The Gila Back Country Horsemen celebrate a decade of clearing trails for use by the four- and two-legged alike.
By David A. Fryxell
Gerry Engel gleefully recalls a horseback trip last year to clear logs from trails along the north fork of the Mimbres River — a trip that involved a fallen tree, some serious sawing action, a gigantic rootwad and a neat little physics lesson. "We had to be really careful," he says, "because the rootwad was so heavy. Once we cut the log and there was no longer the weight of the rest of the tree counterbalancing it, the stump just sat right back up."
Michele McGorky packing a chainsaw to remove logs blocking the Continental Divide Trail.
He demonstrates by making a levering action with his hand and a sort of "woop" sound effect. Then he grins.
Engel spent 31 years with the US Forest Service, serving as a district ranger in Silver City and Mimbres. Now, as a member of the Gila Back Country Horsemen, he rides out into the forest to help keep trails accessible — -not only for fellow riders, but also for hikers, backpackers and motor bikers. It's strictly volunteer work, but nearer and dearer to what he joined the Forest Service for in the first place.
"I knew that once I retired, I was interested in trail maintenance," Engel explains. "I'd seen the funding for trail maintenance decline over time, so there was an opportunity for a volunteer group to help fill in. I'd held mostly administrative jobs with the Forest Service — not a lot of hands-on work. I tell people I do more now with the Back Country Horsemen of what I wanted to do than when I was in the Forest Service."
The Gila chapter, based in Silver City, will mark its 10th anniversary this month. It's affiliated with a national organization that began in 1973 when four horseback riders by a campfire in Montana decided they and their fellow back-country riders needed to band together to protect trails and access to them. Now based in Graham, Wash., the Back Country Horsemen boasts 17,000 members in 32 states. In 2009, the group contributed 345,690 hours to trail maintenance, working with agencies including the Forest Service, National Park Service and Bureau of Land Management.
New Mexico has eight chapters, including groups in Silver City, Las Cruces and Socorro; riders in Ruidoso are working to organize a ninth chapter. The Gila chapter was launched in February 2001 by Gerry Thompson, a transplant from Michigan, who died last year. Almost all the members moved to Southwest New Mexico from someplace else, usually motivated by their love of horses and desire to live somewhere with plenty of room to ride, nearly year-round.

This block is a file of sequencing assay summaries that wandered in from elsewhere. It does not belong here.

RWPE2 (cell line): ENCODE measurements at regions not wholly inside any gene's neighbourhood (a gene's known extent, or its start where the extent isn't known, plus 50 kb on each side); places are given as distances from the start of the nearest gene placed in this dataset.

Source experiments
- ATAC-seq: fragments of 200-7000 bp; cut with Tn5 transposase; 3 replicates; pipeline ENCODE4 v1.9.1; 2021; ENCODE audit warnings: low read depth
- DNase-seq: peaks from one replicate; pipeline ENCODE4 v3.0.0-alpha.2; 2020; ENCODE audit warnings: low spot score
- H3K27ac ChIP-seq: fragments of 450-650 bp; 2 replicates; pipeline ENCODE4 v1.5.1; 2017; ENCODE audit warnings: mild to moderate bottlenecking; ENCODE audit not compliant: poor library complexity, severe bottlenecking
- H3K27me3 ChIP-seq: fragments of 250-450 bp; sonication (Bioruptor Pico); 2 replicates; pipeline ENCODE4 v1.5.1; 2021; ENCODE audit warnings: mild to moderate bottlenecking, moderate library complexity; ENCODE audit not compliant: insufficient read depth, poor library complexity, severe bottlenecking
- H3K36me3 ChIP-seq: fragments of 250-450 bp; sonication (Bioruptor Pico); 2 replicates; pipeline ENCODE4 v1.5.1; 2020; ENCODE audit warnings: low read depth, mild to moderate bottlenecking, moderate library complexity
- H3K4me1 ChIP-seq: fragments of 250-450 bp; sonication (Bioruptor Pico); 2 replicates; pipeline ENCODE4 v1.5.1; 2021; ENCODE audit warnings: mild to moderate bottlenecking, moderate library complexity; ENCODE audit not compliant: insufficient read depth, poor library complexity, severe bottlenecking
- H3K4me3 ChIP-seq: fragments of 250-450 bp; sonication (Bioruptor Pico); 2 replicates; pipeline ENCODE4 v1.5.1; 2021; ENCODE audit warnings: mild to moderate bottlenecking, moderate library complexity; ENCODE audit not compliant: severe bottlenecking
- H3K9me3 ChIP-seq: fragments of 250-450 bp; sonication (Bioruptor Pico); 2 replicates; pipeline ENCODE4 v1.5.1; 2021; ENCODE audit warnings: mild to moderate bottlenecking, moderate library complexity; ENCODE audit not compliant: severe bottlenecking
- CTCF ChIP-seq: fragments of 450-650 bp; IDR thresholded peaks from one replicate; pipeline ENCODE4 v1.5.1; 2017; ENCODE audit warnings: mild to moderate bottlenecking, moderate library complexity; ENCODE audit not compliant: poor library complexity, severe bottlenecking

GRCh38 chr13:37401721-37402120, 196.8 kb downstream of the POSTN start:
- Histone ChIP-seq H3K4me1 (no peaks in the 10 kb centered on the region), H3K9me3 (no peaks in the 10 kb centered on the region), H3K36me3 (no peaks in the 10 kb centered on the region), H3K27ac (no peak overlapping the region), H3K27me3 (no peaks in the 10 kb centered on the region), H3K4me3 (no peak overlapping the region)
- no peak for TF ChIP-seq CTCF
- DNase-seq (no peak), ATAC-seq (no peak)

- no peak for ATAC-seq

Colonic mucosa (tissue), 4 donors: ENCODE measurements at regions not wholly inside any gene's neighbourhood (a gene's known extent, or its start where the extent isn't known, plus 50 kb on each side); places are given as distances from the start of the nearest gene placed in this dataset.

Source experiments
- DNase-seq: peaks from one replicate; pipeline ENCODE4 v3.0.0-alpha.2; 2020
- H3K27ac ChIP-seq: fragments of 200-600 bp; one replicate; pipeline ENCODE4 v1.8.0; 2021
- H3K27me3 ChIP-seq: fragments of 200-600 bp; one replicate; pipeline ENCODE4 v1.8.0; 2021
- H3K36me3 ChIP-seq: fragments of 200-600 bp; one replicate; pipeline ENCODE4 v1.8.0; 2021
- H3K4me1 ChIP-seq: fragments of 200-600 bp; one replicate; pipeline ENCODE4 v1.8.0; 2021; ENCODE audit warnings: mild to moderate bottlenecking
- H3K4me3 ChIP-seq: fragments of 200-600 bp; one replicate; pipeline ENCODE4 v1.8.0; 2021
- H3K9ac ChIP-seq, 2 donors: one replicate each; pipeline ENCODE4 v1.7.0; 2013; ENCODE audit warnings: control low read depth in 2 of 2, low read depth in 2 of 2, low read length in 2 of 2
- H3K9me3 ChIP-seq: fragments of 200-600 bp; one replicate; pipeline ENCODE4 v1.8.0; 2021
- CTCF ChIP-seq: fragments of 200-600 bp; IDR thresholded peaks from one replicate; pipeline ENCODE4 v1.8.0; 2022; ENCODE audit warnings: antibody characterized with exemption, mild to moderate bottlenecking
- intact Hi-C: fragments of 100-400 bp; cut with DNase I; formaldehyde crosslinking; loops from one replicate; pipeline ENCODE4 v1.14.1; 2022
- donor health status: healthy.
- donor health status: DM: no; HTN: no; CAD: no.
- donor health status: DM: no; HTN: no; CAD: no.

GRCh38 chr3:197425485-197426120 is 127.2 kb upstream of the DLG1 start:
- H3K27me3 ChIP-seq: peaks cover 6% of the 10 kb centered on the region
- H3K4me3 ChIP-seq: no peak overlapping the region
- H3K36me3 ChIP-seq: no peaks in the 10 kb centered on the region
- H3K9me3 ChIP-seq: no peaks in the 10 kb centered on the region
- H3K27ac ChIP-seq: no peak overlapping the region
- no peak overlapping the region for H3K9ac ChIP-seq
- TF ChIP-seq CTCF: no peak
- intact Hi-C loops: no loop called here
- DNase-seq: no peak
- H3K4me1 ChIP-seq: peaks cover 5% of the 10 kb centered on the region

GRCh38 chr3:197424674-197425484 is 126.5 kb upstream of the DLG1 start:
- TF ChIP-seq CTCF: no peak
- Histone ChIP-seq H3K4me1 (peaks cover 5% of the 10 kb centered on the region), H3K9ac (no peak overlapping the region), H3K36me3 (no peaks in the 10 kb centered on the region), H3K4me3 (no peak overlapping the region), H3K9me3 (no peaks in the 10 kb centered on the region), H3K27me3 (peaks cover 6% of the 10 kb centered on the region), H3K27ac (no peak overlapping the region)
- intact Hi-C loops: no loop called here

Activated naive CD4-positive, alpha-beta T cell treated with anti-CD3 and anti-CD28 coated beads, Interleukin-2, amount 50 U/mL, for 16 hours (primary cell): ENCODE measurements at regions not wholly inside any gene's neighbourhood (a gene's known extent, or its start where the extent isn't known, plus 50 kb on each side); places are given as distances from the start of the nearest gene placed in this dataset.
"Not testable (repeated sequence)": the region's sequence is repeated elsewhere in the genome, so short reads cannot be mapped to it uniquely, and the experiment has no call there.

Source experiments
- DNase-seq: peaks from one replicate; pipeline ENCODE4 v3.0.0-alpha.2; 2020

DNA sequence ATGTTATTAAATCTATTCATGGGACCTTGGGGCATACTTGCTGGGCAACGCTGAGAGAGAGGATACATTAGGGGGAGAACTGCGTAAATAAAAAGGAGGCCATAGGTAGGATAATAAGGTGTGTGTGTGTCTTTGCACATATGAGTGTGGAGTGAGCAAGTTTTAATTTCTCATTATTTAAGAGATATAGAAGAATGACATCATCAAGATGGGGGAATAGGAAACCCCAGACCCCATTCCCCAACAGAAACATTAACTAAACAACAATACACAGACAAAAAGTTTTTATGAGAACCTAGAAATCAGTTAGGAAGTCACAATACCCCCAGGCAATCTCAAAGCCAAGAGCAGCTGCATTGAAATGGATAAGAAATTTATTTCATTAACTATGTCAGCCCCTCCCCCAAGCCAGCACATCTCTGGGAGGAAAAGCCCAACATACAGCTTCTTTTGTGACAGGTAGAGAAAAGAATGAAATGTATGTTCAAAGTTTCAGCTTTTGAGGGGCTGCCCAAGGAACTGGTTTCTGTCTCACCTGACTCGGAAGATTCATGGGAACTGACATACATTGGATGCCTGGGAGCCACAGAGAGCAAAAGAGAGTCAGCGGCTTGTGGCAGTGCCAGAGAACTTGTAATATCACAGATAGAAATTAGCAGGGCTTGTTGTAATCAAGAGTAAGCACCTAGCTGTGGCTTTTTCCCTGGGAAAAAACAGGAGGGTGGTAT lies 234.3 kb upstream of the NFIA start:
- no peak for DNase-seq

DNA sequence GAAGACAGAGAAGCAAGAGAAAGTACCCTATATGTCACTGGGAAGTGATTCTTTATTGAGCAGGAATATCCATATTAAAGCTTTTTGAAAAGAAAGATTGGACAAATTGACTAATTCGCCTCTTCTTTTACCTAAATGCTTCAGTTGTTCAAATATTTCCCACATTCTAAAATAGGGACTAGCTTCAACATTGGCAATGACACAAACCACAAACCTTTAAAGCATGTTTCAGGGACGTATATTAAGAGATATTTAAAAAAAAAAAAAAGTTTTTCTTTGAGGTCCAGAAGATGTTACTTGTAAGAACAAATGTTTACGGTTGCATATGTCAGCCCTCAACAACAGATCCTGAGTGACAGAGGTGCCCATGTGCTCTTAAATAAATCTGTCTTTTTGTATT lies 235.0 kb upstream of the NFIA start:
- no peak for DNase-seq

Colleen Poole, an original member, moved here from Massachusetts. She recalls what led her to that first meeting: "I just wanted somebody to ride horses with on the trails. I wanted to find other horse people."
Doug Dexter and Rawlings Lemon cutting logs along the South Fork Mimbres River Trail.
Husband Ken Poole had joined the Lower Rio Grande chapter in Las Cruces a few months before, then saw a notice in the paper about Thompson's efforts to start a local chapter. The Gila chapter quickly took off, zooming to about 80 members within a couple of years before leveling off at about 50 members for the past five years. Members come from an area ranging from Glenwood and Buckhorn to Deming, and there's even one from Las Cruces.
You don't have to be an expert rider to join. Stan Rawllins, who joined three years ago with wife Fran, jokes, "We range from dumb to expert."
A few members don't even own a horse, at least not yet. Stan and Fran Rawllins were members for a year and a half before getting their own mounts, and she says that the Gila chapter meetings and fellow members were a big help in picking the right horses.
Education is a big part of the group's mission. Besides monthly meetings, mostly indoors at the Gila Regional Medical Center, the Gila chapter is trying to schedule more outdoor seminars and classes. Last year, program topics included search and rescue, saddle fitting, horse training and tack cleaning. Veterinarian Dr. Kevin Brown talked to the group about first aid when horse camping. NMSU Extension Agent Amy Star demonstrated riding with a garrocha, a long pole used to work with cattle in a style developed in Spain and Portugal.
Advocacy for trail access is another core activity for the Back Country Horsemen nationally, although local members downplay its importance locally. As member Rawlings Lemon puts it with a wry smile, "We don't demonstrate."
The group enjoys a good rapport with local government agencies, Engel adds. "We try to work with the agencies like the Forest Service, so we know where they're coming from and vice versa."
That relationship is also important to the activity that members most enjoy talking about — trail maintenance and clearing. Lemon explains, "They call us and tell us where we need to come work."
That cooperation even extends to erecting signage for the Forest Service. "The Forest Service doesn't always have enough funding or manpower," says Engel. "We'll put up signs in areas that are difficult to get to."
Going on horseback where others can't — because it's too far to hike in or because motorized vehicles are prohibited — is key to the effectiveness of the Gila Back Country Horsemen. "We can carry tools more easily than somebody on foot can," Engel goes on. "We can carry gear like crosscut saws for inside the wilderness or chainsaws for outside. We'll ride until we come to a log that's blocking the trail, tie the horses up and clear it."